Ask The Entomologist


True to schedule, the mayflies have returned. Of course, the mayflies didn’t wait for May proper… they’ve been with us for the past month at least.

Here’s the shed skin of one I watched emerging this past week. Note the three tail filaments – this is how you can tell it is a mayfly skin.

It’s hard to get an ID from a cast skin –
I’ll be keeping my eyes peeled for an adult to photograph.

Our pond tends to have the smaller species of mayflies in good abundance – primarily genus Callibaetis. Here are some higher-quality photographs of other mayfly nymphs, so you can get a sense of the variety.

All mayflies belong to Order “Ephemeroptera”, which is Greek for “ephemeral things with wings”. While their winged life-stages may be here today and gone tomorrow, their aquatic young live much longer – a year or more below the surface before taking to the skies.

Mayflies are of an ancient lineage – they were around before creatures with backbones colonized the land. In those early days, the skies were relatively free of predators, far safer than below the water. Far different from the world they inhabit now.

Today, mayflies are a staple food for many creatures – fish, birds, and bats (as well as many insects)… All eat prodigious amounts of mayflies. Fly-fishers are well aware of fish’s dependence on mayflies. Many fly-fishers tend to be insect-watchers, and tailor their flies to match the most abundant mayflies are in their location and season.

We can anticipate our mayflies staying around far longer than the month of May – new adults will emerge all summer long, and can be found well into October, depending on the weather. Their presence can also be used to assess how healthy a body of water is – mayflies don’t do well in polluted areas.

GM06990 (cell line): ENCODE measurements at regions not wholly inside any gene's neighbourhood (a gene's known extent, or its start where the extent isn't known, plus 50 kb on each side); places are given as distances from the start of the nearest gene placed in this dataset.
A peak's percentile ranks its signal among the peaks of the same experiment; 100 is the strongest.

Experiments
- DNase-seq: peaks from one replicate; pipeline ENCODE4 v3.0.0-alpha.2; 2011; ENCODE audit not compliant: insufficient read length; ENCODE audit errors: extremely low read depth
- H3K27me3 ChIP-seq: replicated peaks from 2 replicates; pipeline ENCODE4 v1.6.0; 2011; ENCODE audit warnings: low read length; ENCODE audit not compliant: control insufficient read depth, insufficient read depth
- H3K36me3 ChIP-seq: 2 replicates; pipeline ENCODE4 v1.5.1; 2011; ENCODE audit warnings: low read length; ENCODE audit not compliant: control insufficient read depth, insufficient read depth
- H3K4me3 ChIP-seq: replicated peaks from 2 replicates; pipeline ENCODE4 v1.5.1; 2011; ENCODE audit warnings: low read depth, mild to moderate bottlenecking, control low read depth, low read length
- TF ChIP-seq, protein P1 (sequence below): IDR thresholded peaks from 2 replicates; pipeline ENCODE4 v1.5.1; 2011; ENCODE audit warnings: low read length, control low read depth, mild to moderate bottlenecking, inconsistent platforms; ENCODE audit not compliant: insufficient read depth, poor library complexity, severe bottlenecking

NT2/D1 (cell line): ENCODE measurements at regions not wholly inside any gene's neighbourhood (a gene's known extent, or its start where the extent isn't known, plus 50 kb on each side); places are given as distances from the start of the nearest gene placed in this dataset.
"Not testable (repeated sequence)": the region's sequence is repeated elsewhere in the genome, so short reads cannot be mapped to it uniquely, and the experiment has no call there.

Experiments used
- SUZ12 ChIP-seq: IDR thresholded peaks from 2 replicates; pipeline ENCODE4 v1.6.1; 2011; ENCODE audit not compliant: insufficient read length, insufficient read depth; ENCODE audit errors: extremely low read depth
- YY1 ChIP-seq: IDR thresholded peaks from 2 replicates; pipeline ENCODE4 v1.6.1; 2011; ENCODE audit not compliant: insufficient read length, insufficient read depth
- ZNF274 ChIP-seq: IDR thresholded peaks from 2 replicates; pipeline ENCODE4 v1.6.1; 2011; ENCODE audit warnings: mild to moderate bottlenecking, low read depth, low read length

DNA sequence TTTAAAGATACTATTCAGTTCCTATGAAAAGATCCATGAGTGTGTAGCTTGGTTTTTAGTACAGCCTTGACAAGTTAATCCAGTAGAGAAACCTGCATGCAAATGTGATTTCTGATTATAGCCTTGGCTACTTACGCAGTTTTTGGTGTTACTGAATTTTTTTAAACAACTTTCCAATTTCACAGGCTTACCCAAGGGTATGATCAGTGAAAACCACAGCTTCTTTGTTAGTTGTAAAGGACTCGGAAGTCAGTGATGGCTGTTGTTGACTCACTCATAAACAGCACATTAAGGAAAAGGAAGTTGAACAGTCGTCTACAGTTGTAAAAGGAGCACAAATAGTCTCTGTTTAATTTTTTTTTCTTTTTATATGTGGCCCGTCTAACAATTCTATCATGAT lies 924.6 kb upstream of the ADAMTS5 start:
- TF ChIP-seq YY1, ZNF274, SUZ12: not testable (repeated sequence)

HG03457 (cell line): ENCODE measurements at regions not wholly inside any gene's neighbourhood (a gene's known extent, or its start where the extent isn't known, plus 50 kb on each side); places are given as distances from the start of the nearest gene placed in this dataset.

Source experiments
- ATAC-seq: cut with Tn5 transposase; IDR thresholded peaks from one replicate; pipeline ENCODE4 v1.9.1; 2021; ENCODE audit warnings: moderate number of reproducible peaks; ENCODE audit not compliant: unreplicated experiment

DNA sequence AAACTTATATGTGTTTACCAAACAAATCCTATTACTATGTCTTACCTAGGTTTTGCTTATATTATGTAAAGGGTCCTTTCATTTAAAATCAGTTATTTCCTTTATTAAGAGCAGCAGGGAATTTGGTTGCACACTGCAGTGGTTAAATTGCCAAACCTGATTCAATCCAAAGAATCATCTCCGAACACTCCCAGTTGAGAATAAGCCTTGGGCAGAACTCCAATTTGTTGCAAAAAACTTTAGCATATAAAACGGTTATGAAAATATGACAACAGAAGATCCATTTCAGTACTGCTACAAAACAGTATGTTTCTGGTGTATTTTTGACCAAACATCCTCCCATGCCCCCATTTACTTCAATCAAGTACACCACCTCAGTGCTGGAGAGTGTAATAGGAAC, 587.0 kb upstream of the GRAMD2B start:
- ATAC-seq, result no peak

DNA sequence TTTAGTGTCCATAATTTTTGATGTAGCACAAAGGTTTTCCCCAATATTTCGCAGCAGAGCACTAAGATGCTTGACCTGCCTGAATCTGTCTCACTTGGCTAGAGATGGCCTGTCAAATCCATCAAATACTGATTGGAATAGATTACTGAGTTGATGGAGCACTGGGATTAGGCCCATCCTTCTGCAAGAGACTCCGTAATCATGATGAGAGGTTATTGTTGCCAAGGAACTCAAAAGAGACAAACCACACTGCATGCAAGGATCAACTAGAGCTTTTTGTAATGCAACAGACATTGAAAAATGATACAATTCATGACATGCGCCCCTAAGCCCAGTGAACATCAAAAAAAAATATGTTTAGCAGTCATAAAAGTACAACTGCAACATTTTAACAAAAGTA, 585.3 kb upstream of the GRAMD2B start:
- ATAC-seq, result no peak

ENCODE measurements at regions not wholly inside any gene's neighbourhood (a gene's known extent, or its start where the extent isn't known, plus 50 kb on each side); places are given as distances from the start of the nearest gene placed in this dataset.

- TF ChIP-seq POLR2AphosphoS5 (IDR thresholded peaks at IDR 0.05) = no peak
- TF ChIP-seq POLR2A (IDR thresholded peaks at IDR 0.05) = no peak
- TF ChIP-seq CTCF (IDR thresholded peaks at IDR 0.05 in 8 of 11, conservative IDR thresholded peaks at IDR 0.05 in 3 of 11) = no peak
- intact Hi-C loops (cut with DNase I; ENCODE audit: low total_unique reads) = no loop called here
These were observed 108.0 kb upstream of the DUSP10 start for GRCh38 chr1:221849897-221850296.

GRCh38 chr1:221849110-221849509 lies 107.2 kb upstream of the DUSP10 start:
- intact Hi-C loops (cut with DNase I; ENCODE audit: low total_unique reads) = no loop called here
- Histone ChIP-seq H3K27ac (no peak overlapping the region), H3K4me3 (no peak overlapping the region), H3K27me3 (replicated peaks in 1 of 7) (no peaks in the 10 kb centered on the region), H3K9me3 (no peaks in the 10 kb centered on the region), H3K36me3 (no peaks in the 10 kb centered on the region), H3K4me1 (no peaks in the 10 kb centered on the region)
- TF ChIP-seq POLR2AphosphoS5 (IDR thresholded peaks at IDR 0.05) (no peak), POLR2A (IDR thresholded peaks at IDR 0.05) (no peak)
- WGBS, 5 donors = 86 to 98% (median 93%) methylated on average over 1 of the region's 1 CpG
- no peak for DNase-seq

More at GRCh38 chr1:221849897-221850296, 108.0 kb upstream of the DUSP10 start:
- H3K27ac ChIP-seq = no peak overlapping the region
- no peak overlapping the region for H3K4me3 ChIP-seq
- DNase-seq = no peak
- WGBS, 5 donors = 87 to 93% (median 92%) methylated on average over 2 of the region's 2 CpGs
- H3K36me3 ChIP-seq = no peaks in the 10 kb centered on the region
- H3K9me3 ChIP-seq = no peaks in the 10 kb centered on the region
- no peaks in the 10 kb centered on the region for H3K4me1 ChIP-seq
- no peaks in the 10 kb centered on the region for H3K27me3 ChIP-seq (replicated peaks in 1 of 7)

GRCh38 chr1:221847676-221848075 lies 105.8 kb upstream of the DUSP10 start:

Here’s an adult Callibaetis mayfly that joined me on a walk last fall.
And here’s a writeup on flyfishing to match Callibaetis mayflies’ emergence patterns.

This adult’s size is about right for the shed skin in the top image,
but it’s quite possible that our area contains several species from this genus.

The Goslings Hatched

Each Spring, before the ice thaws in the pond, Goose and Gander return, to make sure that no other goose couple takes her nesting island.  In 2015, they were alone, and Gander worked to chase off all other nesting birds – the next year, some of the year-old goslings returned with them.  By now, he’s an old hand at this – about a half-dozen yearling geese and their consorts hang out in the big pond, and ducks nest along with Goose on her island. 

So we’re watching Goose, Gander, and eight offspring stroll and swim around.  The pond isn’t really ours.  It belongs to the waterfowl that use it as a place to raise their young.  We just get to watch them more than anyone else does.

This year she started her nest 3 days before the ice went out – and the hatching was spread out over two days and a night.  It was easy to observe – Gander came ashore to keep the goslings covered as Goose continued her nesting, and last year’s young geese circled the island and flew patrols overhead.